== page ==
Holt published fourteen novels and a satirical autobiography of Margaret Thatcher over the next eleven years, but always had a hankering to write something more serious. In 1989 and 1990 he published two novellas, Goatsong and The Walled Orchard, under the cunning and impenetrable pseudonym of Thomas Holt. In 1997 these were combined into a novel, The Walled Orchard, which was well-received. The book focuses on the real (if highly enigmatic) Eupolis of Athens, a playwright who is living in incredibly dark times (the Peloponnesian War of the late 5th Century BC) and can only get through them by writing comedies and using humour to try to deflect the misery of the period. The book also focuses on politics, love and the absurdities of war.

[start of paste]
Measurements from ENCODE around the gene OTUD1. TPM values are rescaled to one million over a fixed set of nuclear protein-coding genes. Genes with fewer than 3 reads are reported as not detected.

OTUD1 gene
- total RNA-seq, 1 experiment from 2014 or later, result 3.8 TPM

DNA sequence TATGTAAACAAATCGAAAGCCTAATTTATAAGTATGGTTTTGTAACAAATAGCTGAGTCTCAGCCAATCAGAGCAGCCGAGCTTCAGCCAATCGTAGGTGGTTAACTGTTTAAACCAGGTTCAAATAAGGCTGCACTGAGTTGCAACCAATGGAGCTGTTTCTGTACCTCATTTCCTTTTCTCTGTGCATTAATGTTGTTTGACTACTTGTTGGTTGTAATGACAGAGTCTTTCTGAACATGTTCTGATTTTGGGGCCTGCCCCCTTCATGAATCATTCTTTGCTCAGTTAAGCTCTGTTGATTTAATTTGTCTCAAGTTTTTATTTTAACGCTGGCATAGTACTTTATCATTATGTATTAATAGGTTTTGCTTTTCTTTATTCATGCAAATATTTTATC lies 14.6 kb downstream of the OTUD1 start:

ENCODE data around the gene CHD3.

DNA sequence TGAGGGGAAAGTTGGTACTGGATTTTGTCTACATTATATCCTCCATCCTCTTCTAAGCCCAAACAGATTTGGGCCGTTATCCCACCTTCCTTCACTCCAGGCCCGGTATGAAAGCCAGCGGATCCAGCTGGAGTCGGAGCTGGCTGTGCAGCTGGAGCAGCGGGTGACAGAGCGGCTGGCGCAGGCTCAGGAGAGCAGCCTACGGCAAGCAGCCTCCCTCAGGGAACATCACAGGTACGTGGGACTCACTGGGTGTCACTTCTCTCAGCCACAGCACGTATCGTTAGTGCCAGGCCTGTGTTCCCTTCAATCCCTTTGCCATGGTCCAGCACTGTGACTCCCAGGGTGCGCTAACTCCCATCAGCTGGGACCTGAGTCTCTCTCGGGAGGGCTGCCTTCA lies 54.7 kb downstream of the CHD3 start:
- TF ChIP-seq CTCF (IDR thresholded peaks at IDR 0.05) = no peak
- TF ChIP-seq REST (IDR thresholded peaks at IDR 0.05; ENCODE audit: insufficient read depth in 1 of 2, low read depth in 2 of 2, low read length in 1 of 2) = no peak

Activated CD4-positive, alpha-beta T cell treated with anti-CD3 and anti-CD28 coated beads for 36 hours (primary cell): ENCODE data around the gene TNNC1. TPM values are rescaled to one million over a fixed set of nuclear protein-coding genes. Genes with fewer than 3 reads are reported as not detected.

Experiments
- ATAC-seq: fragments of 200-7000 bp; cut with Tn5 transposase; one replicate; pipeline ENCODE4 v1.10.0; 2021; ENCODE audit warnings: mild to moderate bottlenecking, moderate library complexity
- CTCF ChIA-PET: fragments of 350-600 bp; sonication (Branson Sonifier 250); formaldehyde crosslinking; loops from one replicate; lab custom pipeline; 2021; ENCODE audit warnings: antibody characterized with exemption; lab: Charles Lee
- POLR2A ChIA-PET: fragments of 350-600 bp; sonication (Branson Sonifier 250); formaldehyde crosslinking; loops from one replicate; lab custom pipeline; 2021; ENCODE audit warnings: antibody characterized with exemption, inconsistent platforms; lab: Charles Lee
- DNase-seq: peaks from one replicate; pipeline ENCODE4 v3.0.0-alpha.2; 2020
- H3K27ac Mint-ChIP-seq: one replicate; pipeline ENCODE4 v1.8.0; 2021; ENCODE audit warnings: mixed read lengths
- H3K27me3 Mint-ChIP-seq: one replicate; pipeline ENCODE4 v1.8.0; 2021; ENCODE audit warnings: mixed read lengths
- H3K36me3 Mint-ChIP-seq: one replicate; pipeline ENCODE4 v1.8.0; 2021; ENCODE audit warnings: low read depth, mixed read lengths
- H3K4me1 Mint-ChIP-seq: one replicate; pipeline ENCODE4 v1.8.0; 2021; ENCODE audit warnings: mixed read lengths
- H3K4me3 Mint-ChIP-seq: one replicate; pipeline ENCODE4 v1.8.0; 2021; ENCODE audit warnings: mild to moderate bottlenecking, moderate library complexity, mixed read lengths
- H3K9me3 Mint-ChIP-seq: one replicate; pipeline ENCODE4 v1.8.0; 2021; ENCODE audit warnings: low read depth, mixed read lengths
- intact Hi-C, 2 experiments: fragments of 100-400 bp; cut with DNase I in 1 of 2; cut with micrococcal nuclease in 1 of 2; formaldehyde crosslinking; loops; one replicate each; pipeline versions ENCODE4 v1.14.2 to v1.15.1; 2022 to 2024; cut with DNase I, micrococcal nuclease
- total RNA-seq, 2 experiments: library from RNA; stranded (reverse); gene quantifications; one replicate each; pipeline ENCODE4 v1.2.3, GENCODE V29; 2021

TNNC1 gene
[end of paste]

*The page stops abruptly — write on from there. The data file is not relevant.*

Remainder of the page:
The book was well-received, but it was noted that it was very different from Holt's other work. So Orbit hit on the idea of launching Holt as a "new" author under a slightly more original pen-name, K.J. Parker.
Colours in the Steel
The Fencer Trilogy is the story of Bardas Loredan, fencer-at-law. In the first novel (1998) he is serving as a lawyer in the triple-walled city of Perimadeia, where the advocates fight with swords rather than words and arguments. A particularly tricky case is complicated when the "savages" of the plains somehow develop siege weapon technology (they just come into the city and work in the armoury for a bit and steal all of the ideas) and besiege the city. Bardas is drafted to help with the defence, to his despair.